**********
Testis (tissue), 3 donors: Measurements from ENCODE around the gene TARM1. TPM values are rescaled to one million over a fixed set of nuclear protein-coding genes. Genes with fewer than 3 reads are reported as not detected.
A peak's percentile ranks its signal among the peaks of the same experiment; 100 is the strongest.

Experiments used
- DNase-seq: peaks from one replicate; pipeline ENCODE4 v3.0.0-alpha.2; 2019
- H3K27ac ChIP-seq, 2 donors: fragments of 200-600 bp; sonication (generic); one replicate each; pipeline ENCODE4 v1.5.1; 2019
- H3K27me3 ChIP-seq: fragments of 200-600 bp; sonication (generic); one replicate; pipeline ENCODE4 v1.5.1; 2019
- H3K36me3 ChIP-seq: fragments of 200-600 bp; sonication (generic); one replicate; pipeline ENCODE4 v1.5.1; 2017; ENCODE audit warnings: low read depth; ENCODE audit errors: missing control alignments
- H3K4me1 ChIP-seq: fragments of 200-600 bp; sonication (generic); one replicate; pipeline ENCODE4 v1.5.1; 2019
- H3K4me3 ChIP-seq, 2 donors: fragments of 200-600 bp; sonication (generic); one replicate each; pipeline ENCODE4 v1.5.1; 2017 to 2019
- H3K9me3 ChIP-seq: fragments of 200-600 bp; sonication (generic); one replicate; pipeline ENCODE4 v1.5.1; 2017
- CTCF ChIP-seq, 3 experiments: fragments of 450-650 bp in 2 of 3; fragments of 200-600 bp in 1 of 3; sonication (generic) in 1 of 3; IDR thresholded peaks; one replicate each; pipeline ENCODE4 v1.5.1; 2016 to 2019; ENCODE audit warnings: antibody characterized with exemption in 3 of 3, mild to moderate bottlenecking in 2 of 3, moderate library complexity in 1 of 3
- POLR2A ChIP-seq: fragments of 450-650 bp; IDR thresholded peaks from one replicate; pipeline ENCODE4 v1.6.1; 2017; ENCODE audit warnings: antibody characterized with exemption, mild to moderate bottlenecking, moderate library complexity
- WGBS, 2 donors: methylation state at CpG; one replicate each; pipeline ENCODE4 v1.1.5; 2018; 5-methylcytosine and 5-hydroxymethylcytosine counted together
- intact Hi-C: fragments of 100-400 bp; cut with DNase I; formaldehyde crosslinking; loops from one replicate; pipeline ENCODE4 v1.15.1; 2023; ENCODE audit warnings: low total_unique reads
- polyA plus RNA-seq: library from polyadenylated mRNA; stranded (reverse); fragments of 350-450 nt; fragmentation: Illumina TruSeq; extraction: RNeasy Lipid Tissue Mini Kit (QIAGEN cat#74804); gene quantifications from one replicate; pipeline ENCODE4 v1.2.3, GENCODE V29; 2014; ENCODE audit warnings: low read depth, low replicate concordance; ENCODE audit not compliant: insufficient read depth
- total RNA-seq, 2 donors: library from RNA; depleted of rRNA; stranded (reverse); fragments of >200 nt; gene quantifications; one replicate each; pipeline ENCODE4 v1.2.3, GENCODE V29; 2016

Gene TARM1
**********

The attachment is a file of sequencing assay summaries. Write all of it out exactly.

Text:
Testis (tissue), 3 donors: Measurements from ENCODE around the gene TARM1. TPM values are rescaled to one million over a fixed set of nuclear protein-coding genes. Genes with fewer than 3 reads are reported as not detected.
A peak's percentile ranks its signal among the peaks of the same experiment; 100 is the strongest.

Experiments used
- DNase-seq: peaks from one replicate; pipeline ENCODE4 v3.0.0-alpha.2; 2019
- H3K27ac ChIP-seq, 2 donors: fragments of 200-600 bp; sonication (generic); one replicate each; pipeline ENCODE4 v1.5.1; 2019
- H3K27me3 ChIP-seq: fragments of 200-600 bp; sonication (generic); one replicate; pipeline ENCODE4 v1.5.1; 2019
- H3K36me3 ChIP-seq: fragments of 200-600 bp; sonication (generic); one replicate; pipeline ENCODE4 v1.5.1; 2017; ENCODE audit warnings: low read depth; ENCODE audit errors: missing control alignments
- H3K4me1 ChIP-seq: fragments of 200-600 bp; sonication (generic); one replicate; pipeline ENCODE4 v1.5.1; 2019
- H3K4me3 ChIP-seq, 2 donors: fragments of 200-600 bp; sonication (generic); one replicate each; pipeline ENCODE4 v1.5.1; 2017 to 2019
- H3K9me3 ChIP-seq: fragments of 200-600 bp; sonication (generic); one replicate; pipeline ENCODE4 v1.5.1; 2017
- CTCF ChIP-seq, 3 experiments: fragments of 450-650 bp in 2 of 3; fragments of 200-600 bp in 1 of 3; sonication (generic) in 1 of 3; IDR thresholded peaks; one replicate each; pipeline ENCODE4 v1.5.1; 2016 to 2019; ENCODE audit warnings: antibody characterized with exemption in 3 of 3, mild to moderate bottlenecking in 2 of 3, moderate library complexity in 1 of 3
- POLR2A ChIP-seq: fragments of 450-650 bp; IDR thresholded peaks from one replicate; pipeline ENCODE4 v1.6.1; 2017; ENCODE audit warnings: antibody characterized with exemption, mild to moderate bottlenecking, moderate library complexity
- WGBS, 2 donors: methylation state at CpG; one replicate each; pipeline ENCODE4 v1.1.5; 2018; 5-methylcytosine and 5-hydroxymethylcytosine counted together
- intact Hi-C: fragments of 100-400 bp; cut with DNase I; formaldehyde crosslinking; loops from one replicate; pipeline ENCODE4 v1.15.1; 2023; ENCODE audit warnings: low total_unique reads
- polyA plus RNA-seq: library from polyadenylated mRNA; stranded (reverse); fragments of 350-450 nt; fragmentation: Illumina TruSeq; extraction: RNeasy Lipid Tissue Mini Kit (QIAGEN cat#74804); gene quantifications from one replicate; pipeline ENCODE4 v1.2.3, GENCODE V29; 2014; ENCODE audit warnings: low read depth, low replicate concordance; ENCODE audit not compliant: insufficient read depth
- total RNA-seq, 2 donors: library from RNA; depleted of rRNA; stranded (reverse); fragments of >200 nt; gene quantifications; one replicate each; pipeline ENCODE4 v1.2.3, GENCODE V29; 2016

Gene TARM1